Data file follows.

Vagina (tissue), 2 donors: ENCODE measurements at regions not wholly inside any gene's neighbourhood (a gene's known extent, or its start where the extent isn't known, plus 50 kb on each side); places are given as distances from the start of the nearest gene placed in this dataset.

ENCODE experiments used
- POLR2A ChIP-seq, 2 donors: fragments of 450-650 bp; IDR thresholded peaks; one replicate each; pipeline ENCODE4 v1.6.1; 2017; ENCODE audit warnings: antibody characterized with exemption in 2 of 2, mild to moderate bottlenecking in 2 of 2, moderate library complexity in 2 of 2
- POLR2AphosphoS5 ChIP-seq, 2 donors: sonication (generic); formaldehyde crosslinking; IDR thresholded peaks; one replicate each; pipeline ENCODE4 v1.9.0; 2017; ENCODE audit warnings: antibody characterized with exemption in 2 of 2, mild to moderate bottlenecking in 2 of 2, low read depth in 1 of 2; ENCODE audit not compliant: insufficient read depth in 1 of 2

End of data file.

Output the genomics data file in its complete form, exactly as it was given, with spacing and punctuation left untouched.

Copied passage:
Vagina (tissue), 2 donors: ENCODE measurements at regions not wholly inside any gene's neighbourhood (a gene's known extent, or its start where the extent isn't known, plus 50 kb on each side); places are given as distances from the start of the nearest gene placed in this dataset.

ENCODE experiments used
- POLR2A ChIP-seq, 2 donors: fragments of 450-650 bp; IDR thresholded peaks; one replicate each; pipeline ENCODE4 v1.6.1; 2017; ENCODE audit warnings: antibody characterized with exemption in 2 of 2, mild to moderate bottlenecking in 2 of 2, moderate library complexity in 2 of 2
- POLR2AphosphoS5 ChIP-seq, 2 donors: sonication (generic); formaldehyde crosslinking; IDR thresholded peaks; one replicate each; pipeline ENCODE4 v1.9.0; 2017; ENCODE audit warnings: antibody characterized with exemption in 2 of 2, mild to moderate bottlenecking in 2 of 2, low read depth in 1 of 2; ENCODE audit not compliant: insufficient read depth in 1 of 2